Threads Workshop

We left the Threads workshop at the Unconference with lots and lots of thoughts whirling through our heads.  Thank-you to all the participants as we now have ALOT of food for thought.  The three of us (Shelagh, Suzy, and Christina) are planning to get together next week and look closely at all the ideas, and keywords that we managed to capture during our conversation, and will we think about what our next steps are.  We all have lots of other things going on so one thing we will have to think about is finding time to develop the network.  We have already had a quick  look at the website Practice.ie.  It is fabulous, and captures alot of the ideas that we would like to explore.

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Practice-led network

Today, I went to Bankfield to pick up the objects form the display cabinet as the Touring Degrees of Vision show is now over.  However, although the exhibition is coming to an there is also a new beginning, as next week at the Early Arts Unconference in Halifax Susy, Shelagh and I are hoping to Launch a new local artist group called Threads, we have started a temporary virtual meeting space as a way to see if there are artists further afield who we could share information and reflective practice with.

Bankfield Show





These are taken from the current Degrees Of Vision Show at Bankfield Museum, Halifax. This time, “The Secret Life Of Objects”, showcases the residency with a display cabinets where a variety of collected objects that children engaged with during the residency are arranged with photographs taken by of their children’s arrangements during the project. The film also plays alongside the display case.

Viewing the film at school

Earlier this week I took the film into school so that any children who wanted to look at the film were able to. We made a little dark room using blackout material to be our cinema. It was very intimate, only four at a time could squeeze in, but I really liked this as it meant there could be a bit of chat as the film was showing, but without it getting too distracting. The small dark space combined with light being projected through the small projector was exciting, and there was a lot of experimenting with the beam of light in terms of creating shadows.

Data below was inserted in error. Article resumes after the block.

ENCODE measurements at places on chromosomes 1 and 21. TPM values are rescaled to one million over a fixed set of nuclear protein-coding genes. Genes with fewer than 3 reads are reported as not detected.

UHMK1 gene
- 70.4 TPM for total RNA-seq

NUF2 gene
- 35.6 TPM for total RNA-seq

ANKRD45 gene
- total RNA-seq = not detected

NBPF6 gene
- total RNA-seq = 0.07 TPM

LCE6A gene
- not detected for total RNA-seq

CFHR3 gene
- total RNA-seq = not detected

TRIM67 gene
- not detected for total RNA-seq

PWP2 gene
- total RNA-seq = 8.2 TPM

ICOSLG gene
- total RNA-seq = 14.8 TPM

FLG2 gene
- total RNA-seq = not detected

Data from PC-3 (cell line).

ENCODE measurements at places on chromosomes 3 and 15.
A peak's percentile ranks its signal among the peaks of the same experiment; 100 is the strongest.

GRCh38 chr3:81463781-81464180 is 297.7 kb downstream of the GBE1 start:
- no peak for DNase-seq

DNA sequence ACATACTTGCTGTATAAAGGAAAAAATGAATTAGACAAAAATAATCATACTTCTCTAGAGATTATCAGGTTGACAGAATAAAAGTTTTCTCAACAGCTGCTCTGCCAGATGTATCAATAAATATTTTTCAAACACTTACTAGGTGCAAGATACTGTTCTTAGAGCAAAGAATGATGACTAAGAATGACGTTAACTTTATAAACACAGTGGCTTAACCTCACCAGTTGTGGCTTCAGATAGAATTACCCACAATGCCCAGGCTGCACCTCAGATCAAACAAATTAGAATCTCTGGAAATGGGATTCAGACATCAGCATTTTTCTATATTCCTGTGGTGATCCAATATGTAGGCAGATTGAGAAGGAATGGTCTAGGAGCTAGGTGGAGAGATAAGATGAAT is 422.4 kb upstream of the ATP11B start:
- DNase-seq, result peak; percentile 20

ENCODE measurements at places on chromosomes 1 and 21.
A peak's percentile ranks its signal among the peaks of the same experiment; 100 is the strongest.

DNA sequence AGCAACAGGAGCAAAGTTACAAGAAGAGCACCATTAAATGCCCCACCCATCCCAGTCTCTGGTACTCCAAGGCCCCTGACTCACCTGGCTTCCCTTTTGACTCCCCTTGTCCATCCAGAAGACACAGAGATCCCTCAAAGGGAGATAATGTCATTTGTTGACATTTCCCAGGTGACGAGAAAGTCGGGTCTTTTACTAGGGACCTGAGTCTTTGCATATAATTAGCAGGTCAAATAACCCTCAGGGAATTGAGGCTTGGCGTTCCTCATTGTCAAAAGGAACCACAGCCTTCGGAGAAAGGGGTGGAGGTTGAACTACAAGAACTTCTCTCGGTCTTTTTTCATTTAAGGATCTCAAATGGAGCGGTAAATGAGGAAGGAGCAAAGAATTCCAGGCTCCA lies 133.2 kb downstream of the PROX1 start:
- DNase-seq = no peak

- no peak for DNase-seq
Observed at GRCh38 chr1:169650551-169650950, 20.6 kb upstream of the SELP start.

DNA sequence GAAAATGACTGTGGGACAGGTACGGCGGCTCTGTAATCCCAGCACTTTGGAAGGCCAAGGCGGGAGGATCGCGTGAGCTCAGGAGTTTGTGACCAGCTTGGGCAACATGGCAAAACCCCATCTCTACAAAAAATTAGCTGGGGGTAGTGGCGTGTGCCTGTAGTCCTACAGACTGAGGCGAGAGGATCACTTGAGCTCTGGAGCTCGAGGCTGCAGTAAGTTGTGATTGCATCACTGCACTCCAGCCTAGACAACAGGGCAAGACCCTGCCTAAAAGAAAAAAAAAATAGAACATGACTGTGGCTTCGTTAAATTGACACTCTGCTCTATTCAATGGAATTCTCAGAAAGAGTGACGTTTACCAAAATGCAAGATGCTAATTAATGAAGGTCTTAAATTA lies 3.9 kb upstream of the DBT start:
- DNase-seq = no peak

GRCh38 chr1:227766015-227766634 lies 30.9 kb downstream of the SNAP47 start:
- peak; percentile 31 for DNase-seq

I was surprised that no children wanted to leave before the end, some watched it a few times. I thought that it would not hold their interest as there is little narrative and the action is quiet, with most of the film close-up of the objects themselves. The responses I get were all very direct, often in the form of questions: Is that your hands?; Did you draw that white stuff on the ground?; Why are you hotting up all the things?;Did you put the record player on so you could pretend it was the birds that were tweeting? These questions were at the heart of the decisions that I made when making the film. I was surprised as I think I expected the children to be more confounded by a film that was so different to ones they were used to.

They also made connections with different things, for instance talking about bats, because of the dark room, and also about watching scarey films. When the candles started to burn low a few groups started to blow at the screen, Ellis commented on this “they can’t really blow them out they are on the computer.
Some children enjoyed pointing out familiar objects, or listing the objects they liked most. I wondered if part of the enjoyment was because they were familiar objects
When I explained that I lit the candles to to make the objects bright, Ashton asked “to make them alive?” and I felt very pleased that he seemed completely in tune with my intentions.

Dean Clough Gallery

As part of the Degrees of Vision Link Show at Dean Clough I have a curious cabinet that showcases the Secret Life of Objects residency. It runs until 18th July.

My Film

The Secret Life Of Objects

The Secret Life Of Objects: a film of the installation


The Secret Life Of Objects

This installation is a response to my practice-led residency in the Early Years Unit at Castle Hill School, funded by the Arts and Humanities Research Council and Manchester Metropolitan University. I observed and documented children as collectors in their own right, as well as presenting them with objects from my own collection. Reflecting on the different ways that my objects were brought to life in the hands of children, I have also tried to inject new life into the objects once again.